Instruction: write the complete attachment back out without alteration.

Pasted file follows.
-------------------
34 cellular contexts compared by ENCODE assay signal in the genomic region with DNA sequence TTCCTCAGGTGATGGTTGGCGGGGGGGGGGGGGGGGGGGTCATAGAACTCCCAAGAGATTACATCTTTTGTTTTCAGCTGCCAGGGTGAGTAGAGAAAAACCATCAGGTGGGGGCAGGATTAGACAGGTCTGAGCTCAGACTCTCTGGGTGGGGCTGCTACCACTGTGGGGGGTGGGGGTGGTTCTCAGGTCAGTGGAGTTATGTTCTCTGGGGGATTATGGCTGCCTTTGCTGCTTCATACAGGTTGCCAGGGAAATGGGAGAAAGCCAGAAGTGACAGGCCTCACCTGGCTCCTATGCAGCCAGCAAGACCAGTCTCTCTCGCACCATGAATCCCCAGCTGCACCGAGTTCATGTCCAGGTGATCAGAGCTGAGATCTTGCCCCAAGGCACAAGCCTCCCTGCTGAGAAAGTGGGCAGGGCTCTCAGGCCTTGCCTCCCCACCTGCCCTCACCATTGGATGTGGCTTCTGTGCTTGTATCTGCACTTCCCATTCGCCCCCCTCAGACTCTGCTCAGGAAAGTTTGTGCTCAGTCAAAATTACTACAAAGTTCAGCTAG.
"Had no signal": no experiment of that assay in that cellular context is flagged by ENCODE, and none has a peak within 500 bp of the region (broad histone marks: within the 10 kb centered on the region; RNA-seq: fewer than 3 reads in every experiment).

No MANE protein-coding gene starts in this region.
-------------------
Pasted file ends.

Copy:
34 cellular contexts compared by ENCODE assay signal in the genomic region with DNA sequence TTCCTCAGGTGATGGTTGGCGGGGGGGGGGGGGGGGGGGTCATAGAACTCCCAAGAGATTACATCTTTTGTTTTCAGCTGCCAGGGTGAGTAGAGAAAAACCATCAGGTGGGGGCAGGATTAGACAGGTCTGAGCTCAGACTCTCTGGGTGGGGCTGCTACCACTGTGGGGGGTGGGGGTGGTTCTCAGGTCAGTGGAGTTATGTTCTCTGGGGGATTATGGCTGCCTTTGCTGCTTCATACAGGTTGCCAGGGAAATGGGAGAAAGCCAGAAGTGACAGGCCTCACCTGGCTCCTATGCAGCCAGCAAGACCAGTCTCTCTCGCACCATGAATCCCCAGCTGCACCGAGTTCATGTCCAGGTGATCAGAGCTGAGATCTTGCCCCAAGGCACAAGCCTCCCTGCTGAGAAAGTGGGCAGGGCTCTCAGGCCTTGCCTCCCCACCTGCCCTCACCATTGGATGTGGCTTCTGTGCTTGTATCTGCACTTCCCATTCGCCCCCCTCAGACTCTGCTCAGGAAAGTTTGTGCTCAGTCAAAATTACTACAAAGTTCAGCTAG.
"Had no signal": no experiment of that assay in that cellular context is flagged by ENCODE, and none has a peak within 500 bp of the region (broad histone marks: within the 10 kb centered on the region; RNA-seq: fewer than 3 reads in every experiment).

No MANE protein-coding gene starts in this region.